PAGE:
BC Fly Fishing Forums banner

1 - 14 of 14 Posts

·
Registered
Joined
·
142 Posts
Discussion Starter · #1 ·
I'm new to beach fishing and am trying to understand tides and how they relate to fishing for cutthroat. Do you find success dependent upon tide more so than time of day? Do you tend to have better success on an incoming tide vs. an outgoing tide? I've noticed that of two low tides each day, one is much lower than the other. Is fishing one of these low tides more productive than the other? I've read that fishing an incoming tide is more productive, but at the same time on some forums I read that some people comment on how they've had a good day fishing an outgoing tide. It's all a little confusing. Can any one here help educate me about tides? Thanks kindly.
 

·
Premium Member
Joined
·
1,608 Posts
Hi Cameron...
A very good post...Tides can be confusing as heck..Most of the time just before High flood and during the flood are the best what you need to realize is that the Food sources are the major player here...during a very high tide the Trout will cruise the beach only several feet of the shoreline where insects and fry have gathered to eat or be eaten. This time of year when the fry are coming down all the streams and entering the estuaries can be awesome...later when the summer approaches cutties are still as hungry and will attack anything within their sight....
When you have an outgoing tide the many foodsources scatter about differently and are less easy to pinpoint. With a very low tide,sometimes falling as much as 14' the low slack can produce stellar fishing...the small weeed beds are almost exposed and all the little creatures are exposed much more than they are used to. If you are fishing a high tide look for the floating debris that moves along just off the shoreline...you will see the many small fry hiding in there jumping about because they are being "FOOD"...so,for the next couple of months have fun...as summer apprioaches Dry Fly action is really where it's at for me..
C
 

·
Registered
Joined
·
142 Posts
Discussion Starter · #3 ·
Thank you for the explanation, SalaR. Would it be fair to expect that fishing during an incoming tide might be productive? I'm assuming that the force of the water would be bring food with it that the cutthroat would be following in. Or is it more complicated than that?
 

·
Registered
Joined
·
58 Posts
it depends on the dynamics of the beach you are fishing, and how high the high tide is eg. 9 ft versus 14+ ft fishes very differently in terms of where the fish will be feeding. In my experience two hours before through two hours after the high tide in the afternoon/evening is best but I fish a specific LML beach stretch all season so I know that stretch well. my best advice is to find a good area and fish it as much as you can until you know it very well and can understand the specific dynamics of the area inside and out whether it's cloudy/sunny/windy/calm and throughout the various tides, and keep a log book of every trip with tides and weather....sorry if this doesn't sound simple but I have been fishing the same beach since I was 9 and every year I think I know everything about beach fishing and every year I am forced to adapt my approach a little bit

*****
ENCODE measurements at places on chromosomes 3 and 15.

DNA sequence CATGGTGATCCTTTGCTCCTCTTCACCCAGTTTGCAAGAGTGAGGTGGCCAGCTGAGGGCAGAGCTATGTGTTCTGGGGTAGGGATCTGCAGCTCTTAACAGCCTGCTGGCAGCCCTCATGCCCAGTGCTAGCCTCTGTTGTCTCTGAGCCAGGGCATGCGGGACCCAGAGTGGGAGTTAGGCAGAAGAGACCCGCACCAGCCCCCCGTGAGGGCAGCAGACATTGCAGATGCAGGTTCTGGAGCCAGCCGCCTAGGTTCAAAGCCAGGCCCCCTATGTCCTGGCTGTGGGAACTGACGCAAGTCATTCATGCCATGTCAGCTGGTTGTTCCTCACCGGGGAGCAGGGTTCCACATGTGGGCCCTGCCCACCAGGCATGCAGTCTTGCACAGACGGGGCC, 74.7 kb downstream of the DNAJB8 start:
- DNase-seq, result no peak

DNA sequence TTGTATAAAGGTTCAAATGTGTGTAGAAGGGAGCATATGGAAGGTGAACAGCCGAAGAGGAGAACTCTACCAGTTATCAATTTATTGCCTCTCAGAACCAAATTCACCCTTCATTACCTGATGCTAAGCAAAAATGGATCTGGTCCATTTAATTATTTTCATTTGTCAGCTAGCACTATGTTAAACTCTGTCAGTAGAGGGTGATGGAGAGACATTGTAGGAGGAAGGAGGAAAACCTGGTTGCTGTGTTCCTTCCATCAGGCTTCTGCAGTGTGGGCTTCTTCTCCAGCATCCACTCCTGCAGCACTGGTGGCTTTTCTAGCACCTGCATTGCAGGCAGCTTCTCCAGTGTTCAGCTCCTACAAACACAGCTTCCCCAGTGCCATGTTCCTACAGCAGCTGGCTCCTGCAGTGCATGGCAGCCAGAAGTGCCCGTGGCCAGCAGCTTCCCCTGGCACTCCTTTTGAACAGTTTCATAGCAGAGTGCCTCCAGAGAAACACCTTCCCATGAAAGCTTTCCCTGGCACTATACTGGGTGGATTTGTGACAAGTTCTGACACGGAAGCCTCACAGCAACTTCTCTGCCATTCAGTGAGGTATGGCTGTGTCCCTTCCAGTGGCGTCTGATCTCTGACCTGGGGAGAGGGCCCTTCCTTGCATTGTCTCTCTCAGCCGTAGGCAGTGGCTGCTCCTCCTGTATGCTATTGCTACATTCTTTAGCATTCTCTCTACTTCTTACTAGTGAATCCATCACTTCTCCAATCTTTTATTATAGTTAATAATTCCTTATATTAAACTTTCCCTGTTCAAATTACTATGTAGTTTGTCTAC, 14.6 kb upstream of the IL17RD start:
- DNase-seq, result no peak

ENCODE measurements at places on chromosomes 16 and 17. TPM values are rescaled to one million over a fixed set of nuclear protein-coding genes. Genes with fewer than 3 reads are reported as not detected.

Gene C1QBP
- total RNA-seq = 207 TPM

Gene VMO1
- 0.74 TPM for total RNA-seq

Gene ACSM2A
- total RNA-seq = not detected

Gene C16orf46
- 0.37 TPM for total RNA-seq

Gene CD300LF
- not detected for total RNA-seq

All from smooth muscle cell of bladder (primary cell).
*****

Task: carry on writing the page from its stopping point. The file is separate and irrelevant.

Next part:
hope this helps
Len
 

·
Registered
Joined
·
142 Posts
Discussion Starter · #5 ·
Thanks Len. I'll definitely be going out to try and figure it all out. I'll be trying some of the beaches close to home and will see if I can't make some sense of what works and what doesn't.
 

·
Registered
Joined
·
1,012 Posts
I just finished watching an episode of Sportfishing on the Fly and they were fishing for cutties off Tofino. A good episode with really good info about tides, etc. It was episode 20.
 

·
Registered
Joined
·
142 Posts
Discussion Starter · #8 ·
I tied up a half dozen of those fry flies and added them to my arsenal. I was out on one of the North Shore beaches this afternoon for a couple of hours and saw nothing but a seal who was bobbing off shore from me for the time I was there. Probably waiting for me to catch something so he could come steal it. I guess we were both skunked today.
 

·
Premium Member
Joined
·
2,330 Posts
If you're off the North Shore, you might want to chat up the Capilano hatchery people and find you when they kick out all their fry! That will spell a feeding frenzy for the cutties, if there are any left off the north shore.

Also, on another thread in this forum, a member spells out where to look for fish in estuaries based on tide action. Even has a nice colour coded map!

http://www.flyfishbc.com/forums/threads/3074-New-to-Beach-Fishing?highlight=estuary


Or you can just use the search function - I searched for "estuary" and got lots of hits relating to your interest.
 

·
Registered
Joined
·
420 Posts
''Sea runs alway keep us learning as do most sea trout , but the sea run cutthroat? He will keep me on my toes ,till my legs fail me .Every river ,and every creek have there own .to hold and catch and try to understand .But the tieds may be there home ,and who may learn the tieds ?may know the sea run cutthroat .''
 

·
Registered
Joined
·
31 Posts
Purchase a copy of Steve Raymond's "The Estuary Fly fisher" - tremendous info for the sea-run fisherman.
 

·
Registered
Joined
·
19 Posts
As others have said, each beach is different, however, I prefer the flood tide and time my outings accordingly. Typically I like to fish the last couple of hours of a flood tide, around the slack and even into the ebb.

Cutts follow their prey. It's my theory (and it's only a theory) that the flood tide draws the baitfish out of the offshore eelgrass beds and into the rocks and sand along the shore as the fresh cool water stirs up the marine life in the intertidal zone for the baitfish to feed on. And the predators follow...

It's just a theory. Anyways, IMHO, a beach full of water is just prettier to fish.
 
1 - 14 of 14 Posts
Top